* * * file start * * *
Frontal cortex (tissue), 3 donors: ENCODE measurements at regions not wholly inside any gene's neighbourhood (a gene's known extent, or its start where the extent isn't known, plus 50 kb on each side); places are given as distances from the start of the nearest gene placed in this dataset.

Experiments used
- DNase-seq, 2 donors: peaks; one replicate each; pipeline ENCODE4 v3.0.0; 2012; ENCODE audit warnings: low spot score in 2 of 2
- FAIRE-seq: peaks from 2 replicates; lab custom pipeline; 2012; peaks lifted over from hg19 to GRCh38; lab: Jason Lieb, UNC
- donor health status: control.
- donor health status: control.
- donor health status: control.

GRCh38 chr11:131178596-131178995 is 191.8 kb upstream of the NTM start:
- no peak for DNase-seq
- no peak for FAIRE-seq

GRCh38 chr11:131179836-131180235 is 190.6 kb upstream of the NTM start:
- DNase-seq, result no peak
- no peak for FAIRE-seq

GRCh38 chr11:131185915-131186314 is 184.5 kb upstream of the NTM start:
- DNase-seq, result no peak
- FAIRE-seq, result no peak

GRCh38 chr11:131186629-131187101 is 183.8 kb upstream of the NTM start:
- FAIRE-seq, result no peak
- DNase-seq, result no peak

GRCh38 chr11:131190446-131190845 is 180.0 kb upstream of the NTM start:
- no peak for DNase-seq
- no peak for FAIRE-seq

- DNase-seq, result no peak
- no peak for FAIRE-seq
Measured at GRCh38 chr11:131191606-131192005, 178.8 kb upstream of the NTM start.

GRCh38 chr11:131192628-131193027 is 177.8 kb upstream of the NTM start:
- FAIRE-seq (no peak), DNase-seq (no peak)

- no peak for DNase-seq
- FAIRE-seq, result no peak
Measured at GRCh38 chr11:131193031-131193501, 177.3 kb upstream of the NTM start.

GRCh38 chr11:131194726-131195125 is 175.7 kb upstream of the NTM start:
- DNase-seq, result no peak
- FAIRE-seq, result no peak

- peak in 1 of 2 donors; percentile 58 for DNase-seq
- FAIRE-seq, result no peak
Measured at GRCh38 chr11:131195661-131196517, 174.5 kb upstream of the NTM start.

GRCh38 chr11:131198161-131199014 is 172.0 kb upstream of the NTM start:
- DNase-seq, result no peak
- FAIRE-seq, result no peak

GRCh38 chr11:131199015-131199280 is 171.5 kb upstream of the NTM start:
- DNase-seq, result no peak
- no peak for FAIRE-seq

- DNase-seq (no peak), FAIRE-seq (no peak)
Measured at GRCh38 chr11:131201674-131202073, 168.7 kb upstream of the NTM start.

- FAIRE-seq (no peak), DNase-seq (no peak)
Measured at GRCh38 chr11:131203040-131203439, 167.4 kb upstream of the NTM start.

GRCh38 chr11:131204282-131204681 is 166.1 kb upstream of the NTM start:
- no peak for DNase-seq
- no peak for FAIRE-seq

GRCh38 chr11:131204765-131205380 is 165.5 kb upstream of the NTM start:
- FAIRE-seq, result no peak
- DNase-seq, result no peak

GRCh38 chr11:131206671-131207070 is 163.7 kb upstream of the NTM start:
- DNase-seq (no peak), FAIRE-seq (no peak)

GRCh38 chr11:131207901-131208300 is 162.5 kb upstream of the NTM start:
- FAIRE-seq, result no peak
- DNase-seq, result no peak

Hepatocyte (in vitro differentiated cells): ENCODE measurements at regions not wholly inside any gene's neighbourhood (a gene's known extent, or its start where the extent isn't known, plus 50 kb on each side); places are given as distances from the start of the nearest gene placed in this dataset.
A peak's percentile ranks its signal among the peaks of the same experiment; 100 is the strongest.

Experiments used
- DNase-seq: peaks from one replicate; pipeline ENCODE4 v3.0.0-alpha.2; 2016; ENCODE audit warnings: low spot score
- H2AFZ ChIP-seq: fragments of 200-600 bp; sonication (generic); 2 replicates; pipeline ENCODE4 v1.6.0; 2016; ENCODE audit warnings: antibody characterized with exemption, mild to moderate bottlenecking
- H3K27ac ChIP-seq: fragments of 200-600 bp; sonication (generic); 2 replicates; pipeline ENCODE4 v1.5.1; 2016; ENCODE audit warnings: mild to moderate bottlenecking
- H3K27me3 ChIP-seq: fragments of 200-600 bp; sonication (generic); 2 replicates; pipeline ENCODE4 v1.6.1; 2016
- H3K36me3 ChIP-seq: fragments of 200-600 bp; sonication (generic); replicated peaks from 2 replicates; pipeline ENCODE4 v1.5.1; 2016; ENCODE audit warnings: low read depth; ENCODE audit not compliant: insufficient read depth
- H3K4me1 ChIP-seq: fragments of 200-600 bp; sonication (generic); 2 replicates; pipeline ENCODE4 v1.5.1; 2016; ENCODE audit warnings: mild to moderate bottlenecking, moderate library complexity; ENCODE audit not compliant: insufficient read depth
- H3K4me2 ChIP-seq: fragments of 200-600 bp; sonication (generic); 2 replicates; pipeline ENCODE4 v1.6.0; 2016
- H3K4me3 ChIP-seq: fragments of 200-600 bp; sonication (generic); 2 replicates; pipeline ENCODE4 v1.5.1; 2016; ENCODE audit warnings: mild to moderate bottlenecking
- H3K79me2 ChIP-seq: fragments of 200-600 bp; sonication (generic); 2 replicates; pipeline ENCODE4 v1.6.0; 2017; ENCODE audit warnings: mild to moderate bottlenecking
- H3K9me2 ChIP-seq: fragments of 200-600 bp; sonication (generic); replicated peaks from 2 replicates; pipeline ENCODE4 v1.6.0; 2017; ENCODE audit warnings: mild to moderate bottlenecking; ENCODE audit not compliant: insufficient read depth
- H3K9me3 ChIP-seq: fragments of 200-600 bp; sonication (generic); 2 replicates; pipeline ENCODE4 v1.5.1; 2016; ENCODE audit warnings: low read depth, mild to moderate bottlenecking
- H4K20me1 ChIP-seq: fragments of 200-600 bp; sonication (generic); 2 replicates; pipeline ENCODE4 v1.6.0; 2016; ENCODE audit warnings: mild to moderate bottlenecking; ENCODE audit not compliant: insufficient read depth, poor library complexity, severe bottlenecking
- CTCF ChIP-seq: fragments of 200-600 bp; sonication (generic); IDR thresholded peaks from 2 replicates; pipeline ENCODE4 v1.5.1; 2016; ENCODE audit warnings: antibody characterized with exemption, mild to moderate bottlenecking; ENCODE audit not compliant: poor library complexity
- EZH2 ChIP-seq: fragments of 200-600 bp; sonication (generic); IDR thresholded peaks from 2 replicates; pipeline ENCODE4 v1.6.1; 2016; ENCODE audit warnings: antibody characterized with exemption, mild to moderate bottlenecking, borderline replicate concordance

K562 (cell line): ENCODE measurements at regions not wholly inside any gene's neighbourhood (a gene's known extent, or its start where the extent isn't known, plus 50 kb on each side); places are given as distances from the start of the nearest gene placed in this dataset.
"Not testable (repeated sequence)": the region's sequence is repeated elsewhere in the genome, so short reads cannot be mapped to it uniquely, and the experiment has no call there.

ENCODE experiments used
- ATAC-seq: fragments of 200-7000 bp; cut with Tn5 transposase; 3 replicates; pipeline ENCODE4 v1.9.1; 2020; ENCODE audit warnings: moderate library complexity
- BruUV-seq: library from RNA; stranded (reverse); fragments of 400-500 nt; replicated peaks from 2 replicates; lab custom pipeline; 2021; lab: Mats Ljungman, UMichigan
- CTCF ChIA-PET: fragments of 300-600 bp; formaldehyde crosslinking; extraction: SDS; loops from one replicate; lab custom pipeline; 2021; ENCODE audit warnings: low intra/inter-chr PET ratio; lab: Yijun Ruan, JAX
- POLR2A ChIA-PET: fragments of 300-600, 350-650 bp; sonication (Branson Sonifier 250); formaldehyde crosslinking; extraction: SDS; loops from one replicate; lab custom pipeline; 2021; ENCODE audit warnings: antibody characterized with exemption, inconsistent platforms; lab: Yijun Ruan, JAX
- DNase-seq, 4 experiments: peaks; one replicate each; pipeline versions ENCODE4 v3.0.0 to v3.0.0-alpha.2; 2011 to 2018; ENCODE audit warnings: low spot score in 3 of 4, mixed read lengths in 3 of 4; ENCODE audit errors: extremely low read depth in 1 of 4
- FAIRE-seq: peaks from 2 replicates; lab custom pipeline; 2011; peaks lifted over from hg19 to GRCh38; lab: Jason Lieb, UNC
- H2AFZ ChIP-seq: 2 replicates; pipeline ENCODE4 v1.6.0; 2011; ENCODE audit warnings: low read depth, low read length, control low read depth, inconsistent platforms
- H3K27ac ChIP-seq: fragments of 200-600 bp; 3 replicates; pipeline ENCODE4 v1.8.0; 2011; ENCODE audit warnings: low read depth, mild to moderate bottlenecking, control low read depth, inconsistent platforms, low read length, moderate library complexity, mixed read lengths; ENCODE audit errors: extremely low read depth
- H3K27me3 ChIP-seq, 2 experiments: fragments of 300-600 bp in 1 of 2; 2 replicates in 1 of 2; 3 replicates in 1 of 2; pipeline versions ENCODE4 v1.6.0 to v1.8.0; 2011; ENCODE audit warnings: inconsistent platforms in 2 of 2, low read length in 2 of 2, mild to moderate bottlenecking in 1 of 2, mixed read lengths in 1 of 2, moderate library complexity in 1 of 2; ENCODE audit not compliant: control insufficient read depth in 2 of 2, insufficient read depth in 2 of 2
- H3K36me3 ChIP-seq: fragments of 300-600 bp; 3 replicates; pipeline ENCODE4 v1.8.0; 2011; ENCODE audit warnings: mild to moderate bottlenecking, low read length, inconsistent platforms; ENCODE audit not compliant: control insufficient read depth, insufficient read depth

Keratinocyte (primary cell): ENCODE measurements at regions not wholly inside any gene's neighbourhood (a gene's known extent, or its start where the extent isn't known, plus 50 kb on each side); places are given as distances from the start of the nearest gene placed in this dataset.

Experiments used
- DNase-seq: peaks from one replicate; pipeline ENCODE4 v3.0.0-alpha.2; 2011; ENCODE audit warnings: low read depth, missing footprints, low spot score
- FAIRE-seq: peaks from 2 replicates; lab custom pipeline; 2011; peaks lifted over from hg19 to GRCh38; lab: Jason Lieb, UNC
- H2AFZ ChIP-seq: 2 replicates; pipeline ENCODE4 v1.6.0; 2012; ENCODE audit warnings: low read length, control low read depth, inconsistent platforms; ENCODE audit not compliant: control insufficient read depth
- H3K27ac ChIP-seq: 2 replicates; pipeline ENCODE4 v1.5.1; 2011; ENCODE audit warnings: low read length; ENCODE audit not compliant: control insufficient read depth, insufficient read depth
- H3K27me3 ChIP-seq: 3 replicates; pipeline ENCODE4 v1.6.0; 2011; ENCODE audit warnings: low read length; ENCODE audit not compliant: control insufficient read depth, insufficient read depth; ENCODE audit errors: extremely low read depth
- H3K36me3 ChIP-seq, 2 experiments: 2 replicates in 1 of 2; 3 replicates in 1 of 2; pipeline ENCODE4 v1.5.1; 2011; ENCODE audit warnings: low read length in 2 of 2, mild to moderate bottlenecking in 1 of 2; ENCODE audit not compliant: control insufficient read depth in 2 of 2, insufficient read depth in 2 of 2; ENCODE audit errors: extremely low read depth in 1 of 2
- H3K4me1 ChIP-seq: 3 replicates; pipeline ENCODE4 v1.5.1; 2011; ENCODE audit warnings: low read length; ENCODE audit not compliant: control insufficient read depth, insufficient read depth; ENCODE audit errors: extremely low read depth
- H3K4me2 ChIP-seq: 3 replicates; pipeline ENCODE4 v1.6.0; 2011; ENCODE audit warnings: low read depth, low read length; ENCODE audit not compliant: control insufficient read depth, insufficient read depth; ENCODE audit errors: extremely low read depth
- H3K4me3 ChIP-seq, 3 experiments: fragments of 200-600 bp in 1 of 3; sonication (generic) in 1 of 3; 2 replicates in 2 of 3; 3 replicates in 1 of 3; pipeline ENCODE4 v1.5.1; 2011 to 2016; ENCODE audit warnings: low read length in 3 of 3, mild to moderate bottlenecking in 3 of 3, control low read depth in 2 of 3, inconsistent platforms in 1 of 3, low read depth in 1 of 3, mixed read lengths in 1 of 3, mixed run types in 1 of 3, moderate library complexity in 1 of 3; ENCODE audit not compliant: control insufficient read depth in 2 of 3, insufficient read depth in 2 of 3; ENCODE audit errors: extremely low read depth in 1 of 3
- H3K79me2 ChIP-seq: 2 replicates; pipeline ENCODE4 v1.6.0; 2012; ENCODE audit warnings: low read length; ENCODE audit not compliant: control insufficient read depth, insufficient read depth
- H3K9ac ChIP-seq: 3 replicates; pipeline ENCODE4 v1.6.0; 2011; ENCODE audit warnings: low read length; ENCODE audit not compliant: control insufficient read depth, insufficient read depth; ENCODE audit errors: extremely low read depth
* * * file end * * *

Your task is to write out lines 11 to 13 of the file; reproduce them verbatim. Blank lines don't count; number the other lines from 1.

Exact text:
GRCh38 chr11:131179836-131180235 is 190.6 kb upstream of the NTM start:
- DNase-seq, result no peak
- no peak for FAIRE-seq